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'CXC BUBBLE'


Opposition Senator Damion Crawford is urging the Government to resume face-to-face classes for students sitting Caribbean Examinations Council (CXC) subjects as thousands of Jamaican children struggle to prepare for the external examination.

But Crawford wants the face-to-face classes to be conducted in a secure, controlled environment – a bubble – in each school where students are preparing to sit the Caribbean Secondary Education Certificate (CSEC) and Caribbean Advanced Proficiency Examination (CAPE) papers.

“A proposal I would like to make to the Government, and the prime minister, as it relates to education… is to have bubbles for those who are doing CXC,” Crawford said during a wide-ranging interview with the Jamaica Observer.

“An education bubble would be one where the kids who are doing CXC… will stay on the [school] campus for about six weeks,” added Crawford as he pointed to a mathematics camp which he staged for a similar period.

He argued that a bubble at the schools would increase the time of exposure for the students, reduce their travel, and also reduce their chance of contracting the novel coronavirus.

“Staying for that period of time allows for the total hours of exposure to be achieved, even though it is within a constrained time. The norm is, for example, mathematics you would get two 40-minute sessions of exposure… per week. If you are in a camp… you would get two three-hour sessions of exposure and a two-hour session of review throughout the day because you are there for 24 hours,” Crawford said.

The politician and businessman argued that the Government could easily find the financial resources to house and feed the students while arranging additional security for the school compounds.

“The first reality is that the Government has over $258 billion for which they decide what to do, with it. So when we say that Jamaica can’t afford it, it is that we can’t afford everything that we want to do but can afford almost anything we want to do,” said Crawford.

“It costs and I’m using just my experience for 400 students… for 21 days [in a camp] $2 million for food and another $2.3 million boarding, and at that time we had to rent from The University of the West Indies.

“Because the schools don’t have first form, second form [and other forms] attending, this would be using the classrooms for boarding and you use a cot, or a mattress on the ground,” argued Crawford as he pointed to his high school experience at Kingston College where this was the type of accommodation provided for members of the track and field team.

According to Crawford, teachers would not have to stay in the school bubbles as, if they are vaccinated, they could travel from home each day.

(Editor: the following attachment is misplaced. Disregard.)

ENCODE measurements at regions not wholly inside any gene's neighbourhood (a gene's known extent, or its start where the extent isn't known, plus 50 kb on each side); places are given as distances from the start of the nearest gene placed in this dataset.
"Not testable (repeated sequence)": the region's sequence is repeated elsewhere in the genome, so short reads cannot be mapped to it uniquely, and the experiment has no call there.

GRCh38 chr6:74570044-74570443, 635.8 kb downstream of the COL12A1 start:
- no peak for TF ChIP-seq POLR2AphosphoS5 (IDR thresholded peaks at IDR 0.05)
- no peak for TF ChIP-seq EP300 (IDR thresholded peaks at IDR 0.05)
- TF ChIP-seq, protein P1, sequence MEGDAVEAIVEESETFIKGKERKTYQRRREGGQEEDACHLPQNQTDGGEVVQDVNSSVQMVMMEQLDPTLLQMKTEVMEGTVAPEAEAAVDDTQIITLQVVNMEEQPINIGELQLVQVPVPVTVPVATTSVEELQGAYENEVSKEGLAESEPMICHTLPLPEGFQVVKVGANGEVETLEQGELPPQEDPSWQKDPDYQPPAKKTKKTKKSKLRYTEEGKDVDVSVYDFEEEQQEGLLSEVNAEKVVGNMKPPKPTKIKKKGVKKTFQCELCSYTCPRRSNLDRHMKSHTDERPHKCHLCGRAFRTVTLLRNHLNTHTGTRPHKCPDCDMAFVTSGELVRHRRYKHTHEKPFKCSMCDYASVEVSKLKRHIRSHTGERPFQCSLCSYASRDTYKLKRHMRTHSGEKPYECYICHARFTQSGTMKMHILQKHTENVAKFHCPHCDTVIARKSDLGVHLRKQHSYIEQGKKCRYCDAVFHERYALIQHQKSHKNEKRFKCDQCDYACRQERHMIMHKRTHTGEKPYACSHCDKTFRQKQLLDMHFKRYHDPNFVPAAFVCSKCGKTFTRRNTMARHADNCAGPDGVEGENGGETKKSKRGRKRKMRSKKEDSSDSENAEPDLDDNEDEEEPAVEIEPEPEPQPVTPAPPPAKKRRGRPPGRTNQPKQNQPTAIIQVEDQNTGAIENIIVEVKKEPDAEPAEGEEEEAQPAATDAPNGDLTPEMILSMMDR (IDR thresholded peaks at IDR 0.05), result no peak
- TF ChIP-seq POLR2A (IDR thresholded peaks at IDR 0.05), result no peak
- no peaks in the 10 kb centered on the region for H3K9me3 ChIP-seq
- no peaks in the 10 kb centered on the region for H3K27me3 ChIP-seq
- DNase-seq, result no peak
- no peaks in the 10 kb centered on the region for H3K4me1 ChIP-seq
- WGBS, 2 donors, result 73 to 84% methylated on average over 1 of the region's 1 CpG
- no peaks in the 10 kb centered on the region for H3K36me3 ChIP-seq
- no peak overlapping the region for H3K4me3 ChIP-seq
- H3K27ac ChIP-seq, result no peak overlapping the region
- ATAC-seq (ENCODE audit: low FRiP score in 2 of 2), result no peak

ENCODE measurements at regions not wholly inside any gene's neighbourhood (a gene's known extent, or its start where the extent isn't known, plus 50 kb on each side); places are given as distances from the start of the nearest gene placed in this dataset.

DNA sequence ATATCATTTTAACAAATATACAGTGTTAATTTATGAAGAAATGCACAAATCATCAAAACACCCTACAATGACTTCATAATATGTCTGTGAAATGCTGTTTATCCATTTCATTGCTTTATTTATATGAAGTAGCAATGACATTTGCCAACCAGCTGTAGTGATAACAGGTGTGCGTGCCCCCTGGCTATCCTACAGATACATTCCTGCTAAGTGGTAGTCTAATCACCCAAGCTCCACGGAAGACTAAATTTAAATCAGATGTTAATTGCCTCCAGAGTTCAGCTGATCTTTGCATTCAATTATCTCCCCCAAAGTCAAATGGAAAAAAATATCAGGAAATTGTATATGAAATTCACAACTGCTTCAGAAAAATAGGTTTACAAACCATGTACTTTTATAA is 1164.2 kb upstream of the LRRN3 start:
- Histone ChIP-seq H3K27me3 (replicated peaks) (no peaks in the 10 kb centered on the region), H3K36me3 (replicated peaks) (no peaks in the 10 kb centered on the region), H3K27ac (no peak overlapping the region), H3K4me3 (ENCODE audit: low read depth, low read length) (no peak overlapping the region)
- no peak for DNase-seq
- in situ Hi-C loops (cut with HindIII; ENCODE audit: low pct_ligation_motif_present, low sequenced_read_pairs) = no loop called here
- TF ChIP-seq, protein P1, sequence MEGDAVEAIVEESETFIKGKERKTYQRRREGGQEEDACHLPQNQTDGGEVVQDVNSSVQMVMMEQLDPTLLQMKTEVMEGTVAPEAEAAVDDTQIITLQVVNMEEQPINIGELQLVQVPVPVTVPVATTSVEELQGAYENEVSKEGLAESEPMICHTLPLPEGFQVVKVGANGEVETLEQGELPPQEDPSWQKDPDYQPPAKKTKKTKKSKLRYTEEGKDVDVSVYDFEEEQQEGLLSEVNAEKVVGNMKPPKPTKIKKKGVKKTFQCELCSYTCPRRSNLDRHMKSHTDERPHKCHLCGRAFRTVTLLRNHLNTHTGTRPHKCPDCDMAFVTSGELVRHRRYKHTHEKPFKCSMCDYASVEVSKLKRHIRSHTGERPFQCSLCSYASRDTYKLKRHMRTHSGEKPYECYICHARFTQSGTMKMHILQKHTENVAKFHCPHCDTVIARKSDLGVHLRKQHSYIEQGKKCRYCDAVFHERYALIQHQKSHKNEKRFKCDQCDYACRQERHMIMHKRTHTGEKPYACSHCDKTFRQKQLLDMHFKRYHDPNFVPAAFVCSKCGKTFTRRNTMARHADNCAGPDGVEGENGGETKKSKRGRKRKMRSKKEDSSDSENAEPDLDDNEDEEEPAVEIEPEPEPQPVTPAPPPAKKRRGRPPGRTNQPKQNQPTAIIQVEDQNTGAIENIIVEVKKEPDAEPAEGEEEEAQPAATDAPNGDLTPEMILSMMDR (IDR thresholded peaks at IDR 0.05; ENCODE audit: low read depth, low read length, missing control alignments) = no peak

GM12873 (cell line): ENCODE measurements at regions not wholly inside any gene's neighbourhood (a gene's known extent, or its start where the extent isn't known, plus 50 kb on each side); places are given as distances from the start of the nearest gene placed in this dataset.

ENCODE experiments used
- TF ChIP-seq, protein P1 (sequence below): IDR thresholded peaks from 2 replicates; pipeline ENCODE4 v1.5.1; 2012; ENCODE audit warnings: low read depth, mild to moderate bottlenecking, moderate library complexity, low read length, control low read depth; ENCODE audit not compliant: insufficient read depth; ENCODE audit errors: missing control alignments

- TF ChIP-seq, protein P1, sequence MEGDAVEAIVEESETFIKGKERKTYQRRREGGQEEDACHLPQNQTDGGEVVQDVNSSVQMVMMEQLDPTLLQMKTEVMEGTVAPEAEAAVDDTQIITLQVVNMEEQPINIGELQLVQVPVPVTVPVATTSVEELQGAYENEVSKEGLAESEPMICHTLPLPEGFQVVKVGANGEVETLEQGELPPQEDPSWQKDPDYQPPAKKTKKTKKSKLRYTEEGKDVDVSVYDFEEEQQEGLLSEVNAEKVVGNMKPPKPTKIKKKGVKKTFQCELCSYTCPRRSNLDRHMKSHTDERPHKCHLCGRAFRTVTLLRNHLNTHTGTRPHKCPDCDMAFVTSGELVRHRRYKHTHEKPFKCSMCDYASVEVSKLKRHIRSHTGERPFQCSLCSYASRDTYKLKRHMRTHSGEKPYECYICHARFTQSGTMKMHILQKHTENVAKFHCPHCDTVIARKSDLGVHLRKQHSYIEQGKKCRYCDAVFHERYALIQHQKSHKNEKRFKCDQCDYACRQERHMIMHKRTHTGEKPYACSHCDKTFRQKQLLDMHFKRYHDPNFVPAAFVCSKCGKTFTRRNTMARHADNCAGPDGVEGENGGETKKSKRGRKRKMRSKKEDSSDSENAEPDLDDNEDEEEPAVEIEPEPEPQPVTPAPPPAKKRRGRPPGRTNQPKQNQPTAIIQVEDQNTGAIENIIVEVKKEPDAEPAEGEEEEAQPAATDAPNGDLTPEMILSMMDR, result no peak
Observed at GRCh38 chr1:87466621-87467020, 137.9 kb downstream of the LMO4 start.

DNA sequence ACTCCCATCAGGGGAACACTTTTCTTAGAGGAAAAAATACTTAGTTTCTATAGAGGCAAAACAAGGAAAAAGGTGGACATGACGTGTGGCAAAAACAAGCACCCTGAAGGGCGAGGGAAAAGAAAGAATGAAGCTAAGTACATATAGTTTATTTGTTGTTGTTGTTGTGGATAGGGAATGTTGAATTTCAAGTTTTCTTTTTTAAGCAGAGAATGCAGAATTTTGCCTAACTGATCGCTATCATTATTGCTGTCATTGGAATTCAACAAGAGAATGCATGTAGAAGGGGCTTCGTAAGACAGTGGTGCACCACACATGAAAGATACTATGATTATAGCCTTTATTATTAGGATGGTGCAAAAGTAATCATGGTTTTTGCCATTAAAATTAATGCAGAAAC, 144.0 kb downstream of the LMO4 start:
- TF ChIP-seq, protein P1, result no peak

“However, these children are not vaccinated, and their parents are not vaccinated, causing for us not to want to have a hub and spoke system where they would come to the schools and go back into their communities. That is one of the reasons [that] the bubble becomes so important for the students,” said Crawford.

CXC has announced significant changes to its assessment model for the June/July 2021 examination cycle.

The changes were an acknowledgement of disruptions caused by the ongoing pandemic which has suspended face-to-face classes for tens of thousands of students across the region, aswell as displacement from the erupting La Soufriere volcano in St Vincent and the Grenadines.

According to CXC, it is aware that some candidates across the region, based on their particular circumstances, may not be ready for assessment. As such, it stands ready to listen and to engage in dialogue with critical stakeholders across the education landscape.

Given these circumstances, the council said it has reduced the school-based assessment (SBA) requirements by as much as 50 per cent in some subjects.

It said it will share the broad topics to be assessed on paper two for CSEC and CAPE exams with the ministries of education in each country for distribution to all candidates on May 10.

But the Caribbean Union of Teachers (CUT), the umbrella organisation for teachers’ unions around the region, said CXC should “rationalise” the examinations to reflect the current educational environment.

“Having consulted with educators and other stakeholders in the region on Thursday, April 8, that got the overwhelming support of stakeholders of all Caricom states, our organisation is convinced that the approach by CXC to handling the examination challenges posed by the coronavirus pandemic has created some uneasiness and a high level of anxiety among stakeholders of the education sector,” said CUT as it balked at what is described as CXC’s “business-as-usual manner”.



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